12 January 1996

Wiping the floor with em

By Andrew Blake

A HANTS contractors experience with a novel weed-wiper last summer involved much "trial and error", and resulted in several modifications.

When Allman launched the Eco-Wipe at last years Smithfield Show, Stockbridge-based Luke McCall saw a chance to offer a specialist service, controlling weeds in areas conventional equipment could not reach or where overall spraying was inappropriate.

After treating more than 800ha (2000 acres), he claims to have had few complaints, but has been on "quite a steep learning curve".

The machine, based on a bank of independently mounted tubular carpet wicks, is intended to "float" over uneven ground. Originally designed by staff at the Royal Agricultural College, its contour-hugging ability was aimed especially at environmentally sensitive rough grassland.

May to September

Much of Mr McCalls work from May to September was for English Nature, the National Trust, Hants Wildlife Trust and even the Ministry of Defence. But about half was on commercial farmland. "Ive done a lot on the old, uneven flood plain pastures of dairy farms around here."

Like similar machines, the Eco-Wipe relies on the height difference between weeds and crop, in this case grass. Mr McCalls main targets were nettles, docks, thistles and some sterile brome."One of the good things about the machine is that you can adjust the pressure," he says. This allows output to be matched to weed density. But a calibration chart from the manufacturers was "of limited use".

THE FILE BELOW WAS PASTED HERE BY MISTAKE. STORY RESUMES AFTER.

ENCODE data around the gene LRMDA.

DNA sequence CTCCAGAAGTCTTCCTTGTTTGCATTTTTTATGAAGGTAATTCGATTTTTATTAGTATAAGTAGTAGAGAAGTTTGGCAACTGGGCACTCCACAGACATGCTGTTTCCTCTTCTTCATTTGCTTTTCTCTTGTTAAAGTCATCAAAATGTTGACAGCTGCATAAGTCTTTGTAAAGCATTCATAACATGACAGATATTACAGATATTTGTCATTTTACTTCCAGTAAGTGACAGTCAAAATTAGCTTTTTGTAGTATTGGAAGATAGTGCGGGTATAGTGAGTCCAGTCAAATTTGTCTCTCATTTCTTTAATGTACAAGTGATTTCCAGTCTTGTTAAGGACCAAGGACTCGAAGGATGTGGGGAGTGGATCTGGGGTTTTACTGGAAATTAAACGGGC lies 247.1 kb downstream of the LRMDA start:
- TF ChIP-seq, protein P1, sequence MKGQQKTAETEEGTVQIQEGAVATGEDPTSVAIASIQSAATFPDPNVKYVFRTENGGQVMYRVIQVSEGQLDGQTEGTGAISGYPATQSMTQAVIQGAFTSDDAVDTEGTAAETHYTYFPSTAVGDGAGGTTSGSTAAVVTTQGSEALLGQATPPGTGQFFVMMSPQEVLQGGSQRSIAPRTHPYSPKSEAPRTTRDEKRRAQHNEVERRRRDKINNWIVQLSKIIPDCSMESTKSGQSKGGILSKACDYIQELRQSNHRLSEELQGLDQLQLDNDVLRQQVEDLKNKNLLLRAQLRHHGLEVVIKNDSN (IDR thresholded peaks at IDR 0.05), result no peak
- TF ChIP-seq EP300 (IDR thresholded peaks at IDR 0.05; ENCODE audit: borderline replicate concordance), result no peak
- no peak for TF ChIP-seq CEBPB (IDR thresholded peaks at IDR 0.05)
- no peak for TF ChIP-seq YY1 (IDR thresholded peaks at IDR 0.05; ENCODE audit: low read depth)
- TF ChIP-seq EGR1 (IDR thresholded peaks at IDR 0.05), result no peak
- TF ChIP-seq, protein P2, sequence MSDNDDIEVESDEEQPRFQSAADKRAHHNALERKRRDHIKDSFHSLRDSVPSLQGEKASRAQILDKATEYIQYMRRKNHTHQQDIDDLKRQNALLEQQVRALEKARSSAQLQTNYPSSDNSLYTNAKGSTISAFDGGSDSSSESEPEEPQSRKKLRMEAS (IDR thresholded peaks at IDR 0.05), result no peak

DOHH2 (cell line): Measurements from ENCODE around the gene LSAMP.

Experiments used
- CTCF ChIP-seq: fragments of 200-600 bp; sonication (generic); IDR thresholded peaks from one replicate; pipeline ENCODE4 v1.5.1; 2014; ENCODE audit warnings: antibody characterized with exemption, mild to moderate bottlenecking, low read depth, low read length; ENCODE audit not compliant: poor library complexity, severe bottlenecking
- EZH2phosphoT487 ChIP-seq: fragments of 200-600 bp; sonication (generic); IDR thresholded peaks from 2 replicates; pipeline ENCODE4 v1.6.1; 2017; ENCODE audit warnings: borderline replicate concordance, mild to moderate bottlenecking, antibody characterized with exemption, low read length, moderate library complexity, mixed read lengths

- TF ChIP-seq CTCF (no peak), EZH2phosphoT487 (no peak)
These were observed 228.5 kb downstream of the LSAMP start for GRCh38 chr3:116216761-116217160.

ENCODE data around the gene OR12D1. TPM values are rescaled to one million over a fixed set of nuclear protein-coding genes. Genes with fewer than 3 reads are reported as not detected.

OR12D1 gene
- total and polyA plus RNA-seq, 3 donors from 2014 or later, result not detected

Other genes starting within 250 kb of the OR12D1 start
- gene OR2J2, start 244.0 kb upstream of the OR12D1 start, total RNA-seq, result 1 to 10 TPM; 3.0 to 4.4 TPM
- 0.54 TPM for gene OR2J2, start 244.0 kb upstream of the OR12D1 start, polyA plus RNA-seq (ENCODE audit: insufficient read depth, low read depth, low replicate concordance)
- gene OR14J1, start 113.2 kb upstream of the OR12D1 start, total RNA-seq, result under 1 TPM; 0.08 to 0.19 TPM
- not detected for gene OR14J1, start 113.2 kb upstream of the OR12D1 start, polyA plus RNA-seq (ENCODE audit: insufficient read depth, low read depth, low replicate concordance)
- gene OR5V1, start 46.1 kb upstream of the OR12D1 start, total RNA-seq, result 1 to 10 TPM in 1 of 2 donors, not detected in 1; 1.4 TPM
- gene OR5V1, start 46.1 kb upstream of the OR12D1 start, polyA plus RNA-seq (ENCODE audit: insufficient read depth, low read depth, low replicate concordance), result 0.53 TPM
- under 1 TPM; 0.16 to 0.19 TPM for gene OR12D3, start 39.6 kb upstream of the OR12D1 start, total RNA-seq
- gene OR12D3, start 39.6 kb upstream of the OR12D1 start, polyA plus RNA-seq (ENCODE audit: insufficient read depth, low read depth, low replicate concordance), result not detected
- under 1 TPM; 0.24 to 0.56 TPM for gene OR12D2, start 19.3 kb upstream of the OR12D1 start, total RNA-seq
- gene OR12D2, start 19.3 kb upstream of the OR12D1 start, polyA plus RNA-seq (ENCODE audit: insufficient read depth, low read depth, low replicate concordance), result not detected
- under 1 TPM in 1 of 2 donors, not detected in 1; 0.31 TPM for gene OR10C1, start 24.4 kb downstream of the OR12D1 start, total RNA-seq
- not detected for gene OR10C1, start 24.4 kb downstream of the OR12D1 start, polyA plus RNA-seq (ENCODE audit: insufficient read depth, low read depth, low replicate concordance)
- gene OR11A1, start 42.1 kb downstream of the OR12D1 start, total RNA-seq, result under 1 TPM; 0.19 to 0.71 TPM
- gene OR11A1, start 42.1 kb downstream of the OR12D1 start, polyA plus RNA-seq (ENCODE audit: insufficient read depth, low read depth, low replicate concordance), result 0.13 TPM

Dilution rate is still something of a "grey area", he claims. "For Broadshot the recommendation is a 4:1 chemical to water ratio. But I ran at 10:1 – thats still quite concentrated." Using too strong a mix risks scorching and inadequate translocation of the chemical, he reasons.

"Operation is mostly down to practical experience. Its a job you cant rush." Travelling too fast in dense nettle patches soon exhausts the wicks, he explains. On average he reckons to cover "40-50 acres a day" with his 4.3m (14ft) wide machine.

Thistles and nettles

"Thistles werent easy this year because they didnt grow very well in the drought." Nettles, too, proved tricky. What worked well one day gave much poorer results in apparently identical conditions the next. But on average he reckons he achieved "95-98% kill". "You cant expect to get rid of them completely in one year."

With much of the work on very dry, uneven land, wear and tear on the machine took its toll. But the makerss response has been "brilliant", says Mr McCall.

"Altogether its had about nine modifications." The original boom skids soon wore through. Several other points needed "beefing up", and chemical corrosion required changes to the electric pump diaphragm. Pneumatic instead of solid tyres would be a useful option to ease road transport, he says.

"At the moment there is no way of decontaminating the wicks," he adds. Ideally this means carrying two sets for different chemicals.

&#8226 Generally good weed kill despite dry conditions.

&#8226 Optimum herbicide concentrations still under investigation.

&#8226 Considerable mechanical strengthening required.

Changing the wicks on the Eco-Wipe is straight

forward, but making use of the herbicide drained from them after use is tricky, says Mr McCall.